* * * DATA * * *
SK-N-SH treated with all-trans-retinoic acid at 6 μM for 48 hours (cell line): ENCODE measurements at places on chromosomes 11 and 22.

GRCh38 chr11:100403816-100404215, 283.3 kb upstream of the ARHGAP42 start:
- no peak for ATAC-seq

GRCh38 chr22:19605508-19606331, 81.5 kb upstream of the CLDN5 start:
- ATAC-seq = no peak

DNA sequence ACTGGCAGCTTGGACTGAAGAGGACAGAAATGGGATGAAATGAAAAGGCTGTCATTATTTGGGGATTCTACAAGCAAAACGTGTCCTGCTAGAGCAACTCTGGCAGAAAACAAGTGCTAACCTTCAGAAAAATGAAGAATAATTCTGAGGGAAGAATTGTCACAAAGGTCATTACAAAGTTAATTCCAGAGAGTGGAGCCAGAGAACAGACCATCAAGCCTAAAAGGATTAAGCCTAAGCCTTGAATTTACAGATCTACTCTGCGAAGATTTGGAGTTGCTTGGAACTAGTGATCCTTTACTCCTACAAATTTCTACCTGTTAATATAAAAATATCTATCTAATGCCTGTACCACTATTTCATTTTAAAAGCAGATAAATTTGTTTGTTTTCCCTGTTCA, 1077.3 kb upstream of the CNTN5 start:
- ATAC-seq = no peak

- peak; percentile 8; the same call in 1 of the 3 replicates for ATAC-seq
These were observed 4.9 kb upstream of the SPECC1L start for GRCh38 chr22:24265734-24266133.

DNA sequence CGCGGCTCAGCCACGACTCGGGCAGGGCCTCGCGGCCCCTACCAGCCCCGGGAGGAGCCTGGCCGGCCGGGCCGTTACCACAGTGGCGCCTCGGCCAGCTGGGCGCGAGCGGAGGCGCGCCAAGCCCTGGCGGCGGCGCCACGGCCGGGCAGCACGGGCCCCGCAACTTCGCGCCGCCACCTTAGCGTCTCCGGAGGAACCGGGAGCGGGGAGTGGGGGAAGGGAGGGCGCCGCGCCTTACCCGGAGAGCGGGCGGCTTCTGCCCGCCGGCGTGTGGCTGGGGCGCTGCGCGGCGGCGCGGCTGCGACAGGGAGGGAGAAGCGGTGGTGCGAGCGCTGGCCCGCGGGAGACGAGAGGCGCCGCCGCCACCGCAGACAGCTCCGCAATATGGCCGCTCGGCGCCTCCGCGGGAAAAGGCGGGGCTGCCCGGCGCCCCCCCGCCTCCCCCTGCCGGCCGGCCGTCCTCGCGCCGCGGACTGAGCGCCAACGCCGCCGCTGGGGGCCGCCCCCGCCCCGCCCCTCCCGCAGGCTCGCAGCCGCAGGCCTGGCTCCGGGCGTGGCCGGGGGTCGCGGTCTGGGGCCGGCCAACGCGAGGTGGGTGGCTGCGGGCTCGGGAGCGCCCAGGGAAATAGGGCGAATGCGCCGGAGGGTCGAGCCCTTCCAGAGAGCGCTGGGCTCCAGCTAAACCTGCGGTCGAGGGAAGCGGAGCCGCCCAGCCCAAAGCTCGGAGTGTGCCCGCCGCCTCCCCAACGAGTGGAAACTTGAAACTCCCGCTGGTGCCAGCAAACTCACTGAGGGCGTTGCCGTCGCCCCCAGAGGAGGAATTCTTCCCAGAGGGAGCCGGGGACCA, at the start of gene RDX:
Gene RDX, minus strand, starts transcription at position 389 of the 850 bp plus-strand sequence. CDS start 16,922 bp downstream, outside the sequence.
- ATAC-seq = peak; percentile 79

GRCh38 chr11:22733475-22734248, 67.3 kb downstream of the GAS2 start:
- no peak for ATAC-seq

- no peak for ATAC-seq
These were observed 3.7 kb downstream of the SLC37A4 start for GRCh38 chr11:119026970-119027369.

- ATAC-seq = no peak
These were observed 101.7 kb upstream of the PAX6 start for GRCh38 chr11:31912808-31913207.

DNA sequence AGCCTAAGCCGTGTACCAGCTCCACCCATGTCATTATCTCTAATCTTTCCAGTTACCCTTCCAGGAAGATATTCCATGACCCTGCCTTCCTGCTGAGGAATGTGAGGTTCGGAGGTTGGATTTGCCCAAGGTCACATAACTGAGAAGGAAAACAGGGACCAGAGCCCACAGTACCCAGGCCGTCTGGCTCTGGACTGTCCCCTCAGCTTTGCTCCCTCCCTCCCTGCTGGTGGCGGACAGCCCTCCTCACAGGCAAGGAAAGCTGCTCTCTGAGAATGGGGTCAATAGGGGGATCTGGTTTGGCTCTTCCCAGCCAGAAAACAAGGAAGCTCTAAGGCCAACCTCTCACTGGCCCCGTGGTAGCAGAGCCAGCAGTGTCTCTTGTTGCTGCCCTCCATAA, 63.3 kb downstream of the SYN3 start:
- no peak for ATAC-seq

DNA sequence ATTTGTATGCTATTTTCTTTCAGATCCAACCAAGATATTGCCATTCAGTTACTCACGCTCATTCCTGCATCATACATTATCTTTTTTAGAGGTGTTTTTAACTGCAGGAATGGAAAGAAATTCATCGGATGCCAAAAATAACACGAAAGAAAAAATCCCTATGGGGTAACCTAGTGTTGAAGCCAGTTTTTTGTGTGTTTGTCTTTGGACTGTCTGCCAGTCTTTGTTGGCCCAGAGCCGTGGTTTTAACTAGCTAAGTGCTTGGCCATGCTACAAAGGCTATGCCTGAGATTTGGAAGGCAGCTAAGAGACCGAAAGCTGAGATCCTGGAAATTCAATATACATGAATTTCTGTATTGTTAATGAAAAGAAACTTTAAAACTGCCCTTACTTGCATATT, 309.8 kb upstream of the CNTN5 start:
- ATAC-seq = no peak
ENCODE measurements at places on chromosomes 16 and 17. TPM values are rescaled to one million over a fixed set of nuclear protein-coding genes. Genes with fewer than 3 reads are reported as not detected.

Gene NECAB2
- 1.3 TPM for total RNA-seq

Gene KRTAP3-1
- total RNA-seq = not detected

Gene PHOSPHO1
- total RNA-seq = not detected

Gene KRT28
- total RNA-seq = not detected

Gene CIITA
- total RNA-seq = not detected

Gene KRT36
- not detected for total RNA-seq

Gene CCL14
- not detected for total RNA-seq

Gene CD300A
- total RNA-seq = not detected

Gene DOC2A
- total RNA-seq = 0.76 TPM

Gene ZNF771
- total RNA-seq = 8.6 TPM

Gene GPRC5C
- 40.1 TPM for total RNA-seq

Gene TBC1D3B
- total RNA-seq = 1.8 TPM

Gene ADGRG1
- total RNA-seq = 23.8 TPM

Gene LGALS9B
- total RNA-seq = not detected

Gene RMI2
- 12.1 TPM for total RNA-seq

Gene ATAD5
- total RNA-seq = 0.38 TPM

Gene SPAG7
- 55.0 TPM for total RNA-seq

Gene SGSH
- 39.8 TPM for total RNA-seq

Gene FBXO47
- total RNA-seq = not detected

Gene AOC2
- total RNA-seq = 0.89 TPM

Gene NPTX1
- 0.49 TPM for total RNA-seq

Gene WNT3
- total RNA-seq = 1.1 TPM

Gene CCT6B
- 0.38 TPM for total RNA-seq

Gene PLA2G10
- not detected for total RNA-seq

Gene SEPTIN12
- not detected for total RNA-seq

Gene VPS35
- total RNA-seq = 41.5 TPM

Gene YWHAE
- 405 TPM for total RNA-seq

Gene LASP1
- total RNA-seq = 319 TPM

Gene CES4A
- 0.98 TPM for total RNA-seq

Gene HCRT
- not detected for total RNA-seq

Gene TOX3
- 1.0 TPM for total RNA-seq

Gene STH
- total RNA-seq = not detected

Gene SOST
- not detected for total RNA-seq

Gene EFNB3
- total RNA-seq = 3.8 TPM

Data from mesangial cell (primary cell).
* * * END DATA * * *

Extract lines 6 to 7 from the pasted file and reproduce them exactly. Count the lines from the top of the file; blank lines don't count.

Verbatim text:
DNA sequence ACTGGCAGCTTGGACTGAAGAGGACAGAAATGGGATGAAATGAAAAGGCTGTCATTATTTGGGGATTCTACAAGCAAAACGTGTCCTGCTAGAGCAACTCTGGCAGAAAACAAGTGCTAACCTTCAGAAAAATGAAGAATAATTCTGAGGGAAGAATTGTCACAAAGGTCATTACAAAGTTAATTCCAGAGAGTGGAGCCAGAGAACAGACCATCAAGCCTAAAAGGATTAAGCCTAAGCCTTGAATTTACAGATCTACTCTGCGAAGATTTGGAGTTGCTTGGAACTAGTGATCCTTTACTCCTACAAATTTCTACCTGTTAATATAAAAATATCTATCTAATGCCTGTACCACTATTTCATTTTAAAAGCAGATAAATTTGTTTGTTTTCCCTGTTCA, 1077.3 kb upstream of the CNTN5 start:
- ATAC-seq = no peak